PN Review Print and Online Poetry Magazine
Most Read... Rebecca WattsThe Cult of the Noble Amateur
(PN Review 239)
Mark FordLetters And So It Goes
Letters from Young Mr Grace
(aka John Ashbery)

(PN Review 239)
Henry Kingon Toby Martinez de las Rivas
(PN Review 244)
Eavan BolandA Lyric Voice at Bay
(PN Review 121)
Vahni CapildeoOn Judging Prizes, & Reading More than Six Really Good Books
(PN Review 237)
Kei Millerthe Fat Black Woman
In Praise of the Fat Black Woman & Volume

(PN Review 241)
Next Issue Vahni Capildeo The Boisterous Weeping of Margery Kempe Paul Muldoon The Fly Sinead Morrissey Put Off That Mask Jane Yeh Three Poems Sarah Rothenberg Poetry and Music: Exile and Return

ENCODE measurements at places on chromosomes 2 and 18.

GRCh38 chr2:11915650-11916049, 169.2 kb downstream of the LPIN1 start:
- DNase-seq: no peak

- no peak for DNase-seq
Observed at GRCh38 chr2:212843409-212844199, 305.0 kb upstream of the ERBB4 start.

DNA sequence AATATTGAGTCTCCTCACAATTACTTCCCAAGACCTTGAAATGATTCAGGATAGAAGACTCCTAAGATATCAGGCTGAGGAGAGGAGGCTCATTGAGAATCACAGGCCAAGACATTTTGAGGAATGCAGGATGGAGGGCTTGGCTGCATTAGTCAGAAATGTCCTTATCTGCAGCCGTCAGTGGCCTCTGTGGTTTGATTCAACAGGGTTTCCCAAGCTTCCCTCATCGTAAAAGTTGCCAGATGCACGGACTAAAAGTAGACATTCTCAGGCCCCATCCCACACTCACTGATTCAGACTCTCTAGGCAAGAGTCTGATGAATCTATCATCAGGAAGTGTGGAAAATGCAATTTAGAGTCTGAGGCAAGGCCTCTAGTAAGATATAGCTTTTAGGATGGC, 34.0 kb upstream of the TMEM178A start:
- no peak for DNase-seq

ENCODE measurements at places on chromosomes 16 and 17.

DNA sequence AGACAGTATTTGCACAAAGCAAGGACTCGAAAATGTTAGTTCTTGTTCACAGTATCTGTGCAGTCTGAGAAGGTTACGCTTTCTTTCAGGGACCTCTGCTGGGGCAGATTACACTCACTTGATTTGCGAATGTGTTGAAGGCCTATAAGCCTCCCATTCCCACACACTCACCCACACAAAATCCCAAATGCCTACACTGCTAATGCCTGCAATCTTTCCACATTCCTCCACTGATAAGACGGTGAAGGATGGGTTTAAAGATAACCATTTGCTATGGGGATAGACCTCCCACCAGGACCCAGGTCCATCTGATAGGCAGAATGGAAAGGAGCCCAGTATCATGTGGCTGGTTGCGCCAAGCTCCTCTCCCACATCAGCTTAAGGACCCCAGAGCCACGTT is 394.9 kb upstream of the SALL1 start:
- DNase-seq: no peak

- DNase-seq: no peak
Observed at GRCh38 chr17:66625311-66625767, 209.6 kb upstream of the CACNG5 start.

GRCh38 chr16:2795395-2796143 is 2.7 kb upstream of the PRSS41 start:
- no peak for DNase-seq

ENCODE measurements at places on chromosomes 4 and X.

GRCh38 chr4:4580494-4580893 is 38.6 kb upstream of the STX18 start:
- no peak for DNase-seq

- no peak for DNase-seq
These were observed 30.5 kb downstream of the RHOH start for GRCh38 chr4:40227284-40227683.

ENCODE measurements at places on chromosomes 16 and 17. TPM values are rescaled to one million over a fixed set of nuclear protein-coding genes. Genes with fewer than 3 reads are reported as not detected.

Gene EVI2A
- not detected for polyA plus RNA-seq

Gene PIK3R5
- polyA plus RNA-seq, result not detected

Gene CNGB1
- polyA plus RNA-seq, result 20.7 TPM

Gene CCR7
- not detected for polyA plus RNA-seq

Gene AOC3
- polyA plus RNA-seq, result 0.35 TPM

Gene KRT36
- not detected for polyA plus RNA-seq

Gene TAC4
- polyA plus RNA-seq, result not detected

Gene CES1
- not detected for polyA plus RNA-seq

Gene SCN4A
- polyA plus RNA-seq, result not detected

Poems Articles Interviews Reports Reviews Contributors
PN Review Blog
Monthly Carcanet Books

This poem is taken from PN Review 8, Volume 5 Number 4, July - September 1979.

Four Poems Dick Davis

In his introduction to the theory of history, The Maqaddimah, Ibn Khaldun quotes and explains the proverb with which this poem opens. The meeting that ends the poem took place outside the walls of Damascus in 1401.

"The city filled with orange trees
Is lost", which, interpreted, meant
All conspicuous luxuries
Augur ruinous punishment.

This fitted what he knew. The zeal
For conquest, prayer, decays: the child
Mocks pieties he cannot feel
And children's children are beguiled

By comfort, gardens, literature.
Aesthetics dazes them, safe lives
Grow lax and soon they can endure
No-one but slaves, musicians, wives . . .

Till to degeneracy the Lord
Sends one who, like their forbears, spurns
Mere taste as mannered cant. The sword
...


Searching, please wait... animated waiting image